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What to do with cottonwood stumps?

 
Posts: 56
Location: Southeast corner of Wyoming
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urban fiber arts
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We have two cottonwoods growing at the edge of our property and for years we have known at least one needed to come down.  One grew bent and is now over the house so time for that threat to be removed. The other tree is upright but both trees are growing so close(almost merging at ground level) that I think this one will need to go also just so they can take the leaning tree down.  

We know they have to be removed for the safety of the house and of anyone that drives past them in the alley. Big question is how to treat the stumps.  Have them ground down, leave them a bit above ground and let them regrow? Leave a bit taller, girdle base and get some mushrooms for them?   The trees are in a line of Bridal Wreath Spirea  that have been there at least 30 to 40 years so I am wondering if this could be a nice place for a little bird bath or insect watering station... OR could I actually do both a watering station and mushrooms?

YES I will be asking them to leave the chips here for me to use as mulch  :) I mean I am sorta paying for them right?
 
Posts: 38
Location: southern oregon
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foraging woodworking homestead
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Living in rural southern oregon, I have seen cottonwood tree blow downs, that sprout out oyster mushrooms, naturally. You can just bore holes, make cuts etc...and mushroom spoor may appear naturally. You can buy spoor inoculate, and nowdays you can actually get chainsaw bar oil, that has mushroom spoor in it. I also see oyster mushroom on alder species. Oyster mushroom is one of the most common wild edible mushrooms.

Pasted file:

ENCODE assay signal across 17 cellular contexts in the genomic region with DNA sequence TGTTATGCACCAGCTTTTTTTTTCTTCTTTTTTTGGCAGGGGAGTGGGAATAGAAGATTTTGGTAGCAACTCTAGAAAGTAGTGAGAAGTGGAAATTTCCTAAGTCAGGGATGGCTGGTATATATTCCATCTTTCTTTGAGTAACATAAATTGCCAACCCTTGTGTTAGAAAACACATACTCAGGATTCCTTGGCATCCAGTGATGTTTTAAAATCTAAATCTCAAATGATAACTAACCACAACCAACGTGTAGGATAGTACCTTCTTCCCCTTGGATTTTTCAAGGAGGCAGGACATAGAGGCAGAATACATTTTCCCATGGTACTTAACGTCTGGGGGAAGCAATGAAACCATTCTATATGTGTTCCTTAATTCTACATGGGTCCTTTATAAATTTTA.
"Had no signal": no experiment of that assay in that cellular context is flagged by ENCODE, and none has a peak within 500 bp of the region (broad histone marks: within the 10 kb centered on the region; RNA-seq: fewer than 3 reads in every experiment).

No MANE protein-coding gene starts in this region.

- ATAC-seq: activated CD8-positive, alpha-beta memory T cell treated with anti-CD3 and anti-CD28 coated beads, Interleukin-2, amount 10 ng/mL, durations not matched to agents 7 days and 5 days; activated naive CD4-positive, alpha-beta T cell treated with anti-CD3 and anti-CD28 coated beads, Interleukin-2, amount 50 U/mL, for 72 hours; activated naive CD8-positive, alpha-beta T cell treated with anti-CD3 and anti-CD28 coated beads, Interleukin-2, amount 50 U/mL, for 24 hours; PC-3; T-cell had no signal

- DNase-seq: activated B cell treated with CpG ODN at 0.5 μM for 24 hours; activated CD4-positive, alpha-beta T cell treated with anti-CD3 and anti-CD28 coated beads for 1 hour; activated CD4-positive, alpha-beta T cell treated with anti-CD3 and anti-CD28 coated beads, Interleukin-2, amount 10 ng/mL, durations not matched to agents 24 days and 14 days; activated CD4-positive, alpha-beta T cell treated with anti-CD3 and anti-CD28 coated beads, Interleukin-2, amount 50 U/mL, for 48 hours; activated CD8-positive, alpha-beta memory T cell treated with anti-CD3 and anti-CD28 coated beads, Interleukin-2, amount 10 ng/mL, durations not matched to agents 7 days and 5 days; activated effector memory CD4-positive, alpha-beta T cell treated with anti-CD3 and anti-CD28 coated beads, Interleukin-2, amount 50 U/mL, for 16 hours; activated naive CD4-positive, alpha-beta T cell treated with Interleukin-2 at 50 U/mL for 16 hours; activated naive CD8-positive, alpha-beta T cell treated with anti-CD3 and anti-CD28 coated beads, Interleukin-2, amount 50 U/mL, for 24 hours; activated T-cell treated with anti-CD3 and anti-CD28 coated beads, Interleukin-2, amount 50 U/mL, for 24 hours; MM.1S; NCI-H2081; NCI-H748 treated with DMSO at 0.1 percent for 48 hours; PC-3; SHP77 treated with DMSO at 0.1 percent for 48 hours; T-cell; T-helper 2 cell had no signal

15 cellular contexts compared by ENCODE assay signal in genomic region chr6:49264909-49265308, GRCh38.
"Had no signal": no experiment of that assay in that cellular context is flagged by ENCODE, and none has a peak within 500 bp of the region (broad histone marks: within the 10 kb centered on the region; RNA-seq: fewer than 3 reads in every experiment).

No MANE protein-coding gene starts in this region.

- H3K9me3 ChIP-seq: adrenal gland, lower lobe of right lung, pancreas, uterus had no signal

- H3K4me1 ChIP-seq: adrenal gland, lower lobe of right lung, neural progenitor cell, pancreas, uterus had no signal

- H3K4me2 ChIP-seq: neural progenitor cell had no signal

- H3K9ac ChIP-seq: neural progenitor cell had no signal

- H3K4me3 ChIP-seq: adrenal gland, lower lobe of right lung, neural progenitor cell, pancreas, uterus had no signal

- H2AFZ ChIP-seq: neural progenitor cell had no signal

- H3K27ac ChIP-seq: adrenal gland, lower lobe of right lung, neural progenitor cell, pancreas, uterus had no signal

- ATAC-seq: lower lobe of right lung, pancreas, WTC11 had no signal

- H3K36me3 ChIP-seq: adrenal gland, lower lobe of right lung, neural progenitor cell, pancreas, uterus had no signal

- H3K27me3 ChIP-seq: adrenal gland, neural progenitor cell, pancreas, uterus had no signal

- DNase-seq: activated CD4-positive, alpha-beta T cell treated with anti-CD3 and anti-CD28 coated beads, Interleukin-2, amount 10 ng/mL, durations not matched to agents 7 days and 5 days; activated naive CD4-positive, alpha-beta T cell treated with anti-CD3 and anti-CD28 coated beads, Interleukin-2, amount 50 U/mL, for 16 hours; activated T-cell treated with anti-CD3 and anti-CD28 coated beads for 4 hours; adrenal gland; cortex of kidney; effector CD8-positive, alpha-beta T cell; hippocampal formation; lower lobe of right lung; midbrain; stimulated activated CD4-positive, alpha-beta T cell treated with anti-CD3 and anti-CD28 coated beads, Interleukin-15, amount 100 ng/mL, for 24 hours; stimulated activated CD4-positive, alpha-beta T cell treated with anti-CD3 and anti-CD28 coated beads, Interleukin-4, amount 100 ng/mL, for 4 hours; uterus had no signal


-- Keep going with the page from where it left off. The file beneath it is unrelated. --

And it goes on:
Dorothy Pohorelow
Posts: 56
Location: Southeast corner of Wyoming
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I think I will go with one of the oyster mushroom species for the stumps and possibly put in a small diy bird bath on the upright stump IF they can leave it long enough for me to do so.  The two trees are almost conjoined at the base so that may not be possible.  
I was surprised one company did come out and look over the trees and pleased with the price they quoted.  Not as happy with the fact they leave it in logs that they haul off.  However he did say for another $100 I could get a pickup load of chips for the garden...  Will have to think on that,  maybe check out the not so local nursery in Colorado for wood chips.  On the other hand I am not sure what is and isn't open down there.   I do have one more company coming to look over the trees and give me a quote so it is all on hold until then.
 
master pollinator
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Location: Canadian Prairies - Zone 3b
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I can't speak precisely to your species of poplar. The ones I've had on my property offer incredibly tough, long-lasting and resilient stumps, hold-fasts, call them what you will. They are magnificent chopping blocks, possibly foundations for semi-permanent sheds, and heaven knows what else. Simply stated, they are a resource -- if you can find some way to utilize them.
 
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